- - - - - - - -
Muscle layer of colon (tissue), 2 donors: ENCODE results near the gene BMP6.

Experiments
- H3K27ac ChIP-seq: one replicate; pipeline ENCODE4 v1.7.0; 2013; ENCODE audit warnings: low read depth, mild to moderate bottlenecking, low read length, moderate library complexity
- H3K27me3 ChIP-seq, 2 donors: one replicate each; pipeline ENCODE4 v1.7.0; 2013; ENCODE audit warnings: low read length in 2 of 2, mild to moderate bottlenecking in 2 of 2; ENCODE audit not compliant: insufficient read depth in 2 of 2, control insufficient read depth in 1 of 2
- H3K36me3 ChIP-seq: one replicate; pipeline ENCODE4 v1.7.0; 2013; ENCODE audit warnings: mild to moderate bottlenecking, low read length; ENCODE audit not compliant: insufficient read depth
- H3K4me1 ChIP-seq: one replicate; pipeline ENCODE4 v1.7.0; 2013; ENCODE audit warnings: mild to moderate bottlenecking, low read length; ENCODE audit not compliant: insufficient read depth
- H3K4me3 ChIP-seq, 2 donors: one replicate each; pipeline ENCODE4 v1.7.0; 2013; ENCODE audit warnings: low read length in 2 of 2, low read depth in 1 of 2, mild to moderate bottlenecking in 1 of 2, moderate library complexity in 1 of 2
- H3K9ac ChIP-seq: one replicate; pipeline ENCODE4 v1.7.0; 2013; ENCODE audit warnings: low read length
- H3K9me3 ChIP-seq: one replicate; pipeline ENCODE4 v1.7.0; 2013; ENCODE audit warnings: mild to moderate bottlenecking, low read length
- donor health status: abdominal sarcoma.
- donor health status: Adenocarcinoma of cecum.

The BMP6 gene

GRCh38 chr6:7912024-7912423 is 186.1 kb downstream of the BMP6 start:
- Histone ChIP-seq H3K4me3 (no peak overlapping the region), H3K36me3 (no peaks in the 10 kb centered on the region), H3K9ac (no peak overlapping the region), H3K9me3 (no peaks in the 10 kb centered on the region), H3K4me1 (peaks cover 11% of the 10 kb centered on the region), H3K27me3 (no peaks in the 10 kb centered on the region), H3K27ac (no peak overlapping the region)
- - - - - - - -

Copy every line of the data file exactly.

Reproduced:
Muscle layer of colon (tissue), 2 donors: ENCODE results near the gene BMP6.

Experiments
- H3K27ac ChIP-seq: one replicate; pipeline ENCODE4 v1.7.0; 2013; ENCODE audit warnings: low read depth, mild to moderate bottlenecking, low read length, moderate library complexity
- H3K27me3 ChIP-seq, 2 donors: one replicate each; pipeline ENCODE4 v1.7.0; 2013; ENCODE audit warnings: low read length in 2 of 2, mild to moderate bottlenecking in 2 of 2; ENCODE audit not compliant: insufficient read depth in 2 of 2, control insufficient read depth in 1 of 2
- H3K36me3 ChIP-seq: one replicate; pipeline ENCODE4 v1.7.0; 2013; ENCODE audit warnings: mild to moderate bottlenecking, low read length; ENCODE audit not compliant: insufficient read depth
- H3K4me1 ChIP-seq: one replicate; pipeline ENCODE4 v1.7.0; 2013; ENCODE audit warnings: mild to moderate bottlenecking, low read length; ENCODE audit not compliant: insufficient read depth
- H3K4me3 ChIP-seq, 2 donors: one replicate each; pipeline ENCODE4 v1.7.0; 2013; ENCODE audit warnings: low read length in 2 of 2, low read depth in 1 of 2, mild to moderate bottlenecking in 1 of 2, moderate library complexity in 1 of 2
- H3K9ac ChIP-seq: one replicate; pipeline ENCODE4 v1.7.0; 2013; ENCODE audit warnings: low read length
- H3K9me3 ChIP-seq: one replicate; pipeline ENCODE4 v1.7.0; 2013; ENCODE audit warnings: mild to moderate bottlenecking, low read length
- donor health status: abdominal sarcoma.
- donor health status: Adenocarcinoma of cecum.

The BMP6 gene

GRCh38 chr6:7912024-7912423 is 186.1 kb downstream of the BMP6 start:
- Histone ChIP-seq H3K4me3 (no peak overlapping the region), H3K36me3 (no peaks in the 10 kb centered on the region), H3K9ac (no peak overlapping the region), H3K9me3 (no peaks in the 10 kb centered on the region), H3K4me1 (peaks cover 11% of the 10 kb centered on the region), H3K27me3 (no peaks in the 10 kb centered on the region), H3K27ac (no peak overlapping the region)